Another glorious summer’s day.. hang on it’s April! Down to the plot where more potatoes were to be planted.
Just like yesterday, I used the Mantis to do the work of drawing the rows for me and breaking the soil up into a fine crumbed tilth. First a couple of rows of Anya went in. They’re a lovely potato just boiled and do have an unusual taste. Last year we planted too many and this time I’ve kept the quantity down. Even if you like a variety, resist the urge to go mad and plant too much.
Next a couple of rows of Valor, which is a maincrop. It has some blight resistance and makes a nice sized potato ideal for chipping and roasting. In case you’re wondering what to grow next year, I’ve got some charts showing the best types of potatoes for various uses, mashing, salads, roasting, chipping and baking on the site: Potato Varieties
We’ve got a new camera, an Aldi special. It’s amazingly dinky and takes surprisingly good photos. My second hand Olympus has a better lens but it’s quite bulky and, being older, slower. Because it’s bulky I keep ‘forgetting’ to take it with me but no excuse with the new one. I can see the quality isn’t as good on zoom shots but it’s good for normal snaps.
My comfrey is popping up nicely, that will be ready for a cut soon and the garlic and shallots seem to be doing well, especially considering how late I was with them.
I then took a little wander around the site and snapped a few of the other plots. It’s getting to be a very posh site now. I think our Larry is trying for a site prize so I’d best get on with tidying up plot 29 now which still looks a state. Too embarrassed to photograph that!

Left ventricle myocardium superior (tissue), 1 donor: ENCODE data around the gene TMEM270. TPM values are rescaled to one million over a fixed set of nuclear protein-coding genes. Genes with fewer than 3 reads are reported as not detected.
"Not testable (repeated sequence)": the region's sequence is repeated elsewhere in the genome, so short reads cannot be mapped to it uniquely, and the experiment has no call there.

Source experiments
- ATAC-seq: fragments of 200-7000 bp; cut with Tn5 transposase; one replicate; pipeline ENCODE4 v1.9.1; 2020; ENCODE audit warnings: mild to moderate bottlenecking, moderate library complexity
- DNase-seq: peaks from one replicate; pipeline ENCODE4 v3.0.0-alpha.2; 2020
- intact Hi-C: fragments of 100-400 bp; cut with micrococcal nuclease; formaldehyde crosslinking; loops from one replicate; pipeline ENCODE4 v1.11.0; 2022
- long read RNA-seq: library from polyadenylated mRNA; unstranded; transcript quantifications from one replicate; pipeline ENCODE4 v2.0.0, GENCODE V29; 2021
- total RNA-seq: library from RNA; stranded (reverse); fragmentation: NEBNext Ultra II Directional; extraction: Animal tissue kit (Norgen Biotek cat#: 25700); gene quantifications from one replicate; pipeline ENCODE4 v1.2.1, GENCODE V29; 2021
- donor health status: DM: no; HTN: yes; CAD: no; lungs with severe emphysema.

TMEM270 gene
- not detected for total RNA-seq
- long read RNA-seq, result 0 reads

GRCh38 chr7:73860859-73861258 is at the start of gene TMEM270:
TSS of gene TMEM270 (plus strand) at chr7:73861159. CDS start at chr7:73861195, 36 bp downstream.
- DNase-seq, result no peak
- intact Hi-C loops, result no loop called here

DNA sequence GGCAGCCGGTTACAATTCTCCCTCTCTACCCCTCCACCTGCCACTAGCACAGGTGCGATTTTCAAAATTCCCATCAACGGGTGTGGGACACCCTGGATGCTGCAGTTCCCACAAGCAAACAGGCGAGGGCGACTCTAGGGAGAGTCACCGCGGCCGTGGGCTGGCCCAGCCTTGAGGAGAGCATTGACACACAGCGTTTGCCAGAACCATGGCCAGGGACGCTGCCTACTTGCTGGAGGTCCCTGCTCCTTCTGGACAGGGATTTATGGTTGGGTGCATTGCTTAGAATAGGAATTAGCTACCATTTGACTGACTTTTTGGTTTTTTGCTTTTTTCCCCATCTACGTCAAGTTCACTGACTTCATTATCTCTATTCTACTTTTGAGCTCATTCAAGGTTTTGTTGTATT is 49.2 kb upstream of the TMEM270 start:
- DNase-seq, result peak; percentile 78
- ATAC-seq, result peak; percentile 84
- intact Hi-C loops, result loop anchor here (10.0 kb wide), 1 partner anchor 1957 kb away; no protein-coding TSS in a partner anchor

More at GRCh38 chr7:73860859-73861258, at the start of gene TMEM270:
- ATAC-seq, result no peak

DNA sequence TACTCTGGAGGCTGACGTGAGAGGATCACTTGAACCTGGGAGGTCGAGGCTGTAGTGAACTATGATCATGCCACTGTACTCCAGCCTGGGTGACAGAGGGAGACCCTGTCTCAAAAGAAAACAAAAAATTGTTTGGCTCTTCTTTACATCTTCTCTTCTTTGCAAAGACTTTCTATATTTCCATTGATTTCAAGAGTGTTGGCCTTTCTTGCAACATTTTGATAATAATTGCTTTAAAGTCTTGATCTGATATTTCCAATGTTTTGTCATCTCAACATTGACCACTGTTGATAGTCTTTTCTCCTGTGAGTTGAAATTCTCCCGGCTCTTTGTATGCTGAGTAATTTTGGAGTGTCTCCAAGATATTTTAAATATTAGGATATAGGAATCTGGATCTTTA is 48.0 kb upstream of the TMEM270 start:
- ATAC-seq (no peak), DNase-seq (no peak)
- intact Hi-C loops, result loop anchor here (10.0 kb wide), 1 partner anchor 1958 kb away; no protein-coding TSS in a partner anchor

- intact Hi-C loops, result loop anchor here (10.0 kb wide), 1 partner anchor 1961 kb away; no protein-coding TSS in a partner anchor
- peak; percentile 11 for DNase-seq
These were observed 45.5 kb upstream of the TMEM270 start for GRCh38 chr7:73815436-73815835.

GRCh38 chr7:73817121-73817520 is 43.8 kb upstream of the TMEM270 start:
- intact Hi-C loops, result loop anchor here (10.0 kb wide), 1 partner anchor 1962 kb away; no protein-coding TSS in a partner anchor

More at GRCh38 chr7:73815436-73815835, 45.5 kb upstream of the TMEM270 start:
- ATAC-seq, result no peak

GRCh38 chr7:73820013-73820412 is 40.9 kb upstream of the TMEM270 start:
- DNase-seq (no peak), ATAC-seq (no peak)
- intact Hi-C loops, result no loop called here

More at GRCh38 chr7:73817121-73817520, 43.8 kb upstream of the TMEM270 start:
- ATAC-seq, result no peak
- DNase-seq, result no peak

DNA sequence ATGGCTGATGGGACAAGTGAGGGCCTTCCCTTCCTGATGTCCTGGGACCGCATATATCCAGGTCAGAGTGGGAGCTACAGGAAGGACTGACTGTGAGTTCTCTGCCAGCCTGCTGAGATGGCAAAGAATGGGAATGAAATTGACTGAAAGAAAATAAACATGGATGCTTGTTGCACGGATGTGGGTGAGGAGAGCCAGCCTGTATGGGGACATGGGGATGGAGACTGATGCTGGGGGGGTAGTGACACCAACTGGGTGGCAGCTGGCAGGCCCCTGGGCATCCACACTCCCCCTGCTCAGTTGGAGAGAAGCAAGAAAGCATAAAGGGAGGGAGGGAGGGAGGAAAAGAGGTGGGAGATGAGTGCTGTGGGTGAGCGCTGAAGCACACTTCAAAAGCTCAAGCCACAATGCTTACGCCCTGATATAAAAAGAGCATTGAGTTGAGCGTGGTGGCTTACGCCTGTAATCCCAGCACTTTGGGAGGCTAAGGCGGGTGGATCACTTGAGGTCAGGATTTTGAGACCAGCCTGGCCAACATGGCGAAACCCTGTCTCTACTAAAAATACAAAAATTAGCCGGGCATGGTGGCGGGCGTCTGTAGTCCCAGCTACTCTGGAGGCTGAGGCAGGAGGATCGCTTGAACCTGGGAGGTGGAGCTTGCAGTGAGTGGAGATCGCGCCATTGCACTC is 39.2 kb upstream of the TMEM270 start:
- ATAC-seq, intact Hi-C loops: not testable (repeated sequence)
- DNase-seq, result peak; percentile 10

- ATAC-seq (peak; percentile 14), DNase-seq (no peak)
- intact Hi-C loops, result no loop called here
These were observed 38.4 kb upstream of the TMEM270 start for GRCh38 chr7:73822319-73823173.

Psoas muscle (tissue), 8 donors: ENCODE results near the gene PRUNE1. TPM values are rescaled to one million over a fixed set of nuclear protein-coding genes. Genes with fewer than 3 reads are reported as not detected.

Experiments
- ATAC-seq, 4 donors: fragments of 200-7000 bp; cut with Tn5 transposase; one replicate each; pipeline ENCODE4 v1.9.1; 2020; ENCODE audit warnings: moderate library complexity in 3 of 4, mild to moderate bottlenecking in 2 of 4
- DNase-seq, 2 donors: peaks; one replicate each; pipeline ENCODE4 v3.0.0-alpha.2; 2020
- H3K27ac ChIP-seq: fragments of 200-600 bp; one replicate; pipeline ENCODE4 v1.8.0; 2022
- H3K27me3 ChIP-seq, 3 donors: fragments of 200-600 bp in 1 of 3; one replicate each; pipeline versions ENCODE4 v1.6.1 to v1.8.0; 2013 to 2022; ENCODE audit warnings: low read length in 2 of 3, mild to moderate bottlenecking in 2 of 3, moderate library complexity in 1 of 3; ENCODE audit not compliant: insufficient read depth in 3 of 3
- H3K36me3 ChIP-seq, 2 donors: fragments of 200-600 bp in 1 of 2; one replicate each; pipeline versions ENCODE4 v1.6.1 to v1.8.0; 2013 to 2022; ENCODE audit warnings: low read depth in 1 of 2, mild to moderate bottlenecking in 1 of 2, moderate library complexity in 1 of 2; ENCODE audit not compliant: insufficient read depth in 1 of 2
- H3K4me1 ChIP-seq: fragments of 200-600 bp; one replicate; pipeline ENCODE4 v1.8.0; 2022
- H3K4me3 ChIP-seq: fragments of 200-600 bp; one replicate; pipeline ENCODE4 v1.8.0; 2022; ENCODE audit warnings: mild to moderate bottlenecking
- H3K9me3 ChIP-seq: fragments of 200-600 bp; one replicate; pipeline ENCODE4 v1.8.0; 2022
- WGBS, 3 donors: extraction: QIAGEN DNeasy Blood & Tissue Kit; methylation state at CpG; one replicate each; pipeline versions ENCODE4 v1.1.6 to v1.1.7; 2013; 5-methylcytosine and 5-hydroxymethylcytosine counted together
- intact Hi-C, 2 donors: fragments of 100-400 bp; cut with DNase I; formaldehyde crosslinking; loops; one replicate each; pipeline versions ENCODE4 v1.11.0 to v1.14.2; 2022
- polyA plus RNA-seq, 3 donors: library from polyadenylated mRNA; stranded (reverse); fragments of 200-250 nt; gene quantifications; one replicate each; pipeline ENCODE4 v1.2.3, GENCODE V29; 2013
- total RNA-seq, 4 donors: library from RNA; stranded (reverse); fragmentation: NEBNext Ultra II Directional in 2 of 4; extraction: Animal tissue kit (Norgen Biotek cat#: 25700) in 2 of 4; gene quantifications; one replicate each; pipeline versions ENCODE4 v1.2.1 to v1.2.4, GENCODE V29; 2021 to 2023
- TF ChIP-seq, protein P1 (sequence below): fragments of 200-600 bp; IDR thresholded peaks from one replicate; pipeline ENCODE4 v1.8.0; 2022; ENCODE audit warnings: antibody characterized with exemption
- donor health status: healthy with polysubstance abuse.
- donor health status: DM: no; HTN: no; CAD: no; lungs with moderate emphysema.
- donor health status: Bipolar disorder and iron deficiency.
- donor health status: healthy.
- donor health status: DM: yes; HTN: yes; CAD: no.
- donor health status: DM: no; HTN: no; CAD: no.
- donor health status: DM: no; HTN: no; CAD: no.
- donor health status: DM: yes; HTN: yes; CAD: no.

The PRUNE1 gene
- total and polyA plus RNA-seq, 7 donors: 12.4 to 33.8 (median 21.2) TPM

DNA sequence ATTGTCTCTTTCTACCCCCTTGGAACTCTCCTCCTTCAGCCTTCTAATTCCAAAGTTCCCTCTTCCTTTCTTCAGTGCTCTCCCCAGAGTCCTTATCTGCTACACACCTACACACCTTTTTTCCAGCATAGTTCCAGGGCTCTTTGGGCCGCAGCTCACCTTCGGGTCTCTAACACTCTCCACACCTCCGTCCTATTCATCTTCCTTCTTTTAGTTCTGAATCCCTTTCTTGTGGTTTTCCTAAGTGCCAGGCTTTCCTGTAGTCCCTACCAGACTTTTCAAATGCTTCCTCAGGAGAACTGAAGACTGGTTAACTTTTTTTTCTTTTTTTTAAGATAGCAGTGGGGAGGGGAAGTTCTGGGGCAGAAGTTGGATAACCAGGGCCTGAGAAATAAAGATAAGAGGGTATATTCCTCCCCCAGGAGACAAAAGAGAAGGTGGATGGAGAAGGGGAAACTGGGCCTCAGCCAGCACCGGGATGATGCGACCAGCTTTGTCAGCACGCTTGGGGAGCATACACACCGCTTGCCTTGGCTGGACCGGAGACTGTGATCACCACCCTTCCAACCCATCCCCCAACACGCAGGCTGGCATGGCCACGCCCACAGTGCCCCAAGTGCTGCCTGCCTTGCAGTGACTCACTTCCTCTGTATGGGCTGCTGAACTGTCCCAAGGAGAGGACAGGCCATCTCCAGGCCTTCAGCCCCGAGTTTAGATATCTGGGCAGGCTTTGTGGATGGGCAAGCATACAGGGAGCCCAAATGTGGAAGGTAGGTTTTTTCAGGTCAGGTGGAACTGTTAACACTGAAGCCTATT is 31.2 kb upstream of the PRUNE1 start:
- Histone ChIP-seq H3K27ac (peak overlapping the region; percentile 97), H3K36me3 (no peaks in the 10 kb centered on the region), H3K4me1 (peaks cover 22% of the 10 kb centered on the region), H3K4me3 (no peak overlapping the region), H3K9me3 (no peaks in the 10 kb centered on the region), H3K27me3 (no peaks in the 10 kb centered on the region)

You can see all the photos on the site here : allotment photographs
Recycling From the Garden
Val turned up in the car, fully laden with various pots of spent compost and so forth. There’s not much nutrition left in them but they will improve the soil quality on the plot. Every little helps me grow more and shop less at the supermarket!
We’re going to be away for the weekend, celebrating my birthday (54!) and my daughter’s birthday by going on a course for killing and dressing chickens in Sheffield. Even if you’re not raising them for meat, I think it’s valuable to know how to humanely dispatch an injured bird.
Of course there’s the axe or cleaver method or the plastic bag over the head method but what if you don’t have those to hand?
A friend of ours decided to raise some meat birds and when the evil day arrived didn’t know what to do. So he decided to shoot the chicken with his shotgun. Now I don’t know if the poor creature was offered a last cigarette or a blindfold but the end result was bits of chicken spread around the garden. Not the recommended method. He now asks his elderly neighbour.